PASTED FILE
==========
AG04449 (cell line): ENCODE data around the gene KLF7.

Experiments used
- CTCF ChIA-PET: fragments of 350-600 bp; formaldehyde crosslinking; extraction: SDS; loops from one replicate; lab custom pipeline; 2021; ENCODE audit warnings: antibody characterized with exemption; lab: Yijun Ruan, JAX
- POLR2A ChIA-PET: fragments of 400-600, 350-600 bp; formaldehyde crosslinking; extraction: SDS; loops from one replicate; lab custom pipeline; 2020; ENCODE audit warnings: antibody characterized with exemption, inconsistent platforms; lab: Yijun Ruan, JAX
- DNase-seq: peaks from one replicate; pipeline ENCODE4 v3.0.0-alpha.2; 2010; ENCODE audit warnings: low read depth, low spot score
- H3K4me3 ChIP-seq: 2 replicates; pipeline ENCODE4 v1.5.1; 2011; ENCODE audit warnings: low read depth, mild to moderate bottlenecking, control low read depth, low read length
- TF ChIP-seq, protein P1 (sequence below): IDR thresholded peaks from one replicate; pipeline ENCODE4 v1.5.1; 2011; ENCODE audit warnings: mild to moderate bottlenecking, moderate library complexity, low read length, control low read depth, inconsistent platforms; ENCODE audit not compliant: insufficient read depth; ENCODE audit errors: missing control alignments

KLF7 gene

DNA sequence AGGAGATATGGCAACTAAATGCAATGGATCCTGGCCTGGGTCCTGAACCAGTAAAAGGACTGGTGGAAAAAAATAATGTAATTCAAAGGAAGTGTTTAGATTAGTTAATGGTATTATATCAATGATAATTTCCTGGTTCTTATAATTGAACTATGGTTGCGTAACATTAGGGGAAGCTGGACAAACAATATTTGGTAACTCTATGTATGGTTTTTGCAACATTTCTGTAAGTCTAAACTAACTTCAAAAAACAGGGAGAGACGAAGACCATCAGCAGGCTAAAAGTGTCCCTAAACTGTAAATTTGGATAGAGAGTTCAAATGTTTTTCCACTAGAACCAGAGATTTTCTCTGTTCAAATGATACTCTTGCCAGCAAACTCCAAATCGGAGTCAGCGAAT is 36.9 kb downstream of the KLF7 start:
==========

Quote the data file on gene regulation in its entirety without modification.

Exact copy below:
AG04449 (cell line): ENCODE data around the gene KLF7.

Experiments used
- CTCF ChIA-PET: fragments of 350-600 bp; formaldehyde crosslinking; extraction: SDS; loops from one replicate; lab custom pipeline; 2021; ENCODE audit warnings: antibody characterized with exemption; lab: Yijun Ruan, JAX
- POLR2A ChIA-PET: fragments of 400-600, 350-600 bp; formaldehyde crosslinking; extraction: SDS; loops from one replicate; lab custom pipeline; 2020; ENCODE audit warnings: antibody characterized with exemption, inconsistent platforms; lab: Yijun Ruan, JAX
- DNase-seq: peaks from one replicate; pipeline ENCODE4 v3.0.0-alpha.2; 2010; ENCODE audit warnings: low read depth, low spot score
- H3K4me3 ChIP-seq: 2 replicates; pipeline ENCODE4 v1.5.1; 2011; ENCODE audit warnings: low read depth, mild to moderate bottlenecking, control low read depth, low read length
- TF ChIP-seq, protein P1 (sequence below): IDR thresholded peaks from one replicate; pipeline ENCODE4 v1.5.1; 2011; ENCODE audit warnings: mild to moderate bottlenecking, moderate library complexity, low read length, control low read depth, inconsistent platforms; ENCODE audit not compliant: insufficient read depth; ENCODE audit errors: missing control alignments

KLF7 gene

DNA sequence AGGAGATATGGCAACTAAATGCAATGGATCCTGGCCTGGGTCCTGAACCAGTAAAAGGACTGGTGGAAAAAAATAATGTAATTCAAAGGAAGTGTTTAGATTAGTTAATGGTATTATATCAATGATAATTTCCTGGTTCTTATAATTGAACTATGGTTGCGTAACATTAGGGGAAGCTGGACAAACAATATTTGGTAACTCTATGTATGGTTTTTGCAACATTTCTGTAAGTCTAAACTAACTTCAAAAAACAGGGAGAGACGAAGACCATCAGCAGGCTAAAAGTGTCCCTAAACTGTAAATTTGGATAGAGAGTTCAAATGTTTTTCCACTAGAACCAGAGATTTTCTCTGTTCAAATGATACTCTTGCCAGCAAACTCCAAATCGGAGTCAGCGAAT is 36.9 kb downstream of the KLF7 start: